with which I am in complete agreement. The matter is

regarded as res judicata, and most teachers refuse to look

at Euclid's work, or anything claiming kinship with it.

On the other hand, in suggesting any modification of

X PREFACE

Euclid's argument, I have before me the dictum of that great

Master of Logic, Augustus de Morgan, who said, " This same

book (the Fifth Book of EucHd's Elements) and the logic of

Aristotle are the two most unobjectionable and unassailable

treatises which ever were written," and if that be so the use-

fulness of my work would be in dispute. What is presented

here is a modification of Euclid's method, which requires for

its understanding a knowledge of Elementary Algebra. I

find no difficulty in explaining the first nine chapters, which

form Part I., to students who are commencing the study of

the properties of similar figures ; and whose intellectual

equipment in Geometry includes a knowledge of the subject

matter of the first four books of Euclid's Elements. As I have

ventured to make several criticisms on Euclid's argument, I

hope it will not be supposed that I do not appreciate either

the magnitude or the ingenuity of the work. Its ingenuity is

in fact one of the obstacles, if not the greatest obstacle to its

finding a place in the mathematical curriculum. What is

claimed for the argument set out here is that an easier road

to the same results has been found which is not deficient in

rigour to that contained in the Euclidean text. Dedekind says

in his Essays on Number''^ that it was especially from the

Fifth Definition of the Fifth Book that he drew the inspira-

tion which led him to the theory of the " cut " or " section "f

in the system of rational numbers, a theory which is funda-

mental in the Calculus. The propositions in this book furnish

a number of easily understood examples of the " cut " and

thus prepare the student for the study of irrational numbers

in the Calculus. Its subject matter is thus very closely linked

with modern ideas and well worthy of study.

The book is arranged in three parts. The first part. Chap-

ters I. -IX., contains an elementary course, which can be ex-

plained to any one with average mathematical ability. The

fourth, fifth, and sixth chapters should be carefully studied.

Any difficulty that there may be in the first part will be found

in these chapters. The table of contents gives a clear idea of

their subject matter, and the main points that have to be borne

in mind in the subsequent argument are summed up in Article

* Translated by Beman,'p. 40. f Schnitt.

PREFACE xi

41. The frequent use of Archimedes' Axiom in this work is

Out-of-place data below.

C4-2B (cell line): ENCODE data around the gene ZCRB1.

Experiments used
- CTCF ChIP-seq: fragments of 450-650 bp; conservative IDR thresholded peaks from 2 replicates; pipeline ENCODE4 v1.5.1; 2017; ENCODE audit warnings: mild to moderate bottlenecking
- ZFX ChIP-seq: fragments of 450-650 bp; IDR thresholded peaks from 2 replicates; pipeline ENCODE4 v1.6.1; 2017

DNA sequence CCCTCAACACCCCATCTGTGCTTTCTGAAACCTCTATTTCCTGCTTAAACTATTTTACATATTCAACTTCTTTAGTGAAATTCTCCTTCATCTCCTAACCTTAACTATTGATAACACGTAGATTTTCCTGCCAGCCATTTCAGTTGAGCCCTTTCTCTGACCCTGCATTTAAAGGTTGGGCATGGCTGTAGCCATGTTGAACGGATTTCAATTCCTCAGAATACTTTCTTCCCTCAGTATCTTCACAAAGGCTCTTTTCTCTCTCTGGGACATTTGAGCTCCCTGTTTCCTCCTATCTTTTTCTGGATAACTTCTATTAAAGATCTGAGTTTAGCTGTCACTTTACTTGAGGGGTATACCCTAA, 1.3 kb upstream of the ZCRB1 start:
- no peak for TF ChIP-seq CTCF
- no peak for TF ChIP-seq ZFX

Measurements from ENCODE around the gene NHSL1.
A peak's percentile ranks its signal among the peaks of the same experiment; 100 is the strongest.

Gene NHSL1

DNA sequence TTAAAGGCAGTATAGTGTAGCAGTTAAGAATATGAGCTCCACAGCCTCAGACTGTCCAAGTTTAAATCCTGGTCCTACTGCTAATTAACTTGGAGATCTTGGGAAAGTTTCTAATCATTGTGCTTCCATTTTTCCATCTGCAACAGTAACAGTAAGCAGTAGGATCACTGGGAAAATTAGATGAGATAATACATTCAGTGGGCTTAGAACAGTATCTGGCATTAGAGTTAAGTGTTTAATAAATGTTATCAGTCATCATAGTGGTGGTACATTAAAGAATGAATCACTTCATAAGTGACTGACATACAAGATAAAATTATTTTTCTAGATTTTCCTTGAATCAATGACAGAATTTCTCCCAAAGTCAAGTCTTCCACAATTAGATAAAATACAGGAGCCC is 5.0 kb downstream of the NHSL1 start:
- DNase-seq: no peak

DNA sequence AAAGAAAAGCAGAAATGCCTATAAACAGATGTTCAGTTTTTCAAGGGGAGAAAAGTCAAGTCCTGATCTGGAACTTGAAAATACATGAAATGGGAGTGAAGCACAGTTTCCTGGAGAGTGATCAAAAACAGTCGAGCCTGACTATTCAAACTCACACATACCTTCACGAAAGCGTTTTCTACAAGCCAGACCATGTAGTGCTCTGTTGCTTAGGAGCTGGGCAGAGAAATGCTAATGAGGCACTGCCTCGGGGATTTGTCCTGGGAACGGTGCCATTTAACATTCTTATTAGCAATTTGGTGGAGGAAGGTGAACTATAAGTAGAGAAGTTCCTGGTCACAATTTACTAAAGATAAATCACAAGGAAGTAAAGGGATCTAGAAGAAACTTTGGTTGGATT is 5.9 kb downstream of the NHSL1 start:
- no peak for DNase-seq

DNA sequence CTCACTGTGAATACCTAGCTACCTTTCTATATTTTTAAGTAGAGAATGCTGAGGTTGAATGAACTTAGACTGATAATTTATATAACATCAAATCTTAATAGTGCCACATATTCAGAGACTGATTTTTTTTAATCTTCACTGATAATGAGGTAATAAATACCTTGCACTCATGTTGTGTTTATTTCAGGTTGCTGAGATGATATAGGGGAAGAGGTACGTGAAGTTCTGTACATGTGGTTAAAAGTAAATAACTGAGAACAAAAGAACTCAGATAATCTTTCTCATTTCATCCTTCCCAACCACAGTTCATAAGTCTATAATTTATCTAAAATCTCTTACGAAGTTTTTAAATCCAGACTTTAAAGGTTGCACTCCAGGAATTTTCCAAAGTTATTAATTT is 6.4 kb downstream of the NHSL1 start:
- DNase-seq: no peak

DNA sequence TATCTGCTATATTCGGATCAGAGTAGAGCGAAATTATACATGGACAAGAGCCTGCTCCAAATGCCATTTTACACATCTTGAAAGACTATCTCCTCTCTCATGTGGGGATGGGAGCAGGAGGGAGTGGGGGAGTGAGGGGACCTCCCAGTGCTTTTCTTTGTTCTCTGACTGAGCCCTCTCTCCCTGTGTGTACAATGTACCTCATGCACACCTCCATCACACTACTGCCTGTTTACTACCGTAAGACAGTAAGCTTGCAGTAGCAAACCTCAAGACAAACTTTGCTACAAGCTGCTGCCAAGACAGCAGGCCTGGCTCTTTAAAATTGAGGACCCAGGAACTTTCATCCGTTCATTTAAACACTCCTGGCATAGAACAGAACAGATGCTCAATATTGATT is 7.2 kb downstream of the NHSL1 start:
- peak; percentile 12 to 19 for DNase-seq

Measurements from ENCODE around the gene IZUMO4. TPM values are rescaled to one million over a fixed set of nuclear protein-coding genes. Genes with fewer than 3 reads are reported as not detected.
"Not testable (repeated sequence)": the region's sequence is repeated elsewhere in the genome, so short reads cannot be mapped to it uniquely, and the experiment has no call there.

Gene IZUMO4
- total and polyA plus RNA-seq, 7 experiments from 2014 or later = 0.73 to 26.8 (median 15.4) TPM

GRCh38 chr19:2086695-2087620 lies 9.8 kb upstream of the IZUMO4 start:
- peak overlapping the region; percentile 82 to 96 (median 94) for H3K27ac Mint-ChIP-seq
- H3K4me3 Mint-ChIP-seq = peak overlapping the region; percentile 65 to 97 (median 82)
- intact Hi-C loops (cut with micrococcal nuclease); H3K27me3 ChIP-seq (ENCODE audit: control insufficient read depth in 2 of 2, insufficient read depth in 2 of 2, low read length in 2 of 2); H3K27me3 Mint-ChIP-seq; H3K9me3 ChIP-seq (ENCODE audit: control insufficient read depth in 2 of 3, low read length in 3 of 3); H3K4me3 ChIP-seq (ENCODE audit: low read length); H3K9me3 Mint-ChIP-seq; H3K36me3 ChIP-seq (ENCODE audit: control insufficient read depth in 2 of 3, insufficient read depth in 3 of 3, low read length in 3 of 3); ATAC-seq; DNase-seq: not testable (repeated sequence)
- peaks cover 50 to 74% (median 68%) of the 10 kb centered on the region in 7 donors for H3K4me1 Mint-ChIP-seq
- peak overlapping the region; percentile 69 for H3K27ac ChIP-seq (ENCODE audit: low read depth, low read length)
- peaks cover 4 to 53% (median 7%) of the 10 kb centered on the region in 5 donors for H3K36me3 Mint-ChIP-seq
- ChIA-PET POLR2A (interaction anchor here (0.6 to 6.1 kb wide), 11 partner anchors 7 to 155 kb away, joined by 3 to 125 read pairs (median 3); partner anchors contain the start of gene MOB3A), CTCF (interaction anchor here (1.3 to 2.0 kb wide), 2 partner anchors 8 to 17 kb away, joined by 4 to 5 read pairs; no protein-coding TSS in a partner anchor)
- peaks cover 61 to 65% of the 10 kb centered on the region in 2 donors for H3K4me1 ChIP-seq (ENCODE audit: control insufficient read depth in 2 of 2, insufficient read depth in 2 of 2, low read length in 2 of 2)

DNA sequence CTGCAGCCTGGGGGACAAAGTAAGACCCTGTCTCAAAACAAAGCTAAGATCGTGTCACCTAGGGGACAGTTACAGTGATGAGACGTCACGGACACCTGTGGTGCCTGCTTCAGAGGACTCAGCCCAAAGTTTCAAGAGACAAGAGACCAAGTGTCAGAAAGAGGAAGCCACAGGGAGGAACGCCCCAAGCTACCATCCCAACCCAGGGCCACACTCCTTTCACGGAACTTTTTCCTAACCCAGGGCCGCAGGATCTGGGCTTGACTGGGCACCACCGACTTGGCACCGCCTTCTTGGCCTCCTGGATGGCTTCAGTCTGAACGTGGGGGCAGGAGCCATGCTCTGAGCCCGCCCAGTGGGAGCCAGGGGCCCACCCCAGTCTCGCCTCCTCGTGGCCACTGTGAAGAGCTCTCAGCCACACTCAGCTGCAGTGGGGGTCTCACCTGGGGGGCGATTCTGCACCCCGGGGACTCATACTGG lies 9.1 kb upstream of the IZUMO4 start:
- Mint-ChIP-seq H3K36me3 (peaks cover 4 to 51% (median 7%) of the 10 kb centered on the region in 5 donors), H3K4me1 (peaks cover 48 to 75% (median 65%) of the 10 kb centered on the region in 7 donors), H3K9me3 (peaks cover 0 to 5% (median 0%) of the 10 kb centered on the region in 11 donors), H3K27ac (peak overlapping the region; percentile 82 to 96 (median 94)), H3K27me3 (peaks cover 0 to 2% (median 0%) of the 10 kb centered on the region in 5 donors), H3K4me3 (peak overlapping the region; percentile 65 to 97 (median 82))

of great assistance to students when they enter upon the study

of the Calculus.

The second part, Chapters X. and XI., is suitable for stu-

dents preparing for an Honours Course and for Teachers. It

is too difficult for an elementary course, and is not intended

for those who are not really interested in mathematical study.

The third part, Chapter XII., is a commentary on the

Fifth Book of Euclid's Elements, and contains remarks on

matters which are of interest to those who are concerned with

the history of the ideas involved.

This commentary is not intended to be a complete one, but

deals only with some matters which have not been noticed in

the earlier chapters. The reader who is interested in this

part of the subject should consult Sir T. L. Heath's Edition

of Euclid's Elements.

My acknowledgments are due to the Syndics of the Cam-

bridge University Press for their courtesy in permitting me

to use the methods employed in the two editions of my Con-

tents of the Fifth and Sixth Books of Euclid's Elements ; and to

the Editor of the Mathematical Gazette for permission to use

a portion of the material of my Presidential Address to the

London Branch of the Mathematical Association, published

in the July and October numbers of the Gazette for 1912.

I am also under great obligation to De Morgan's Treatise on

the Connexion of Number and Magnitude, and especially in

connection with the matter of Chapter XII. to Sir T. L.

Heath's great editipn of Euclid's Elements.

Some further information will be found in my two papers

on the Fifth Book of Euclid's Elements in the Cambridge

Philosophical Transactions, Vol. XVI., Part IV., and Vol.

XIX., Part II.

M. J. M. HILL.

University of London,

University College, 1913.

CONTENTS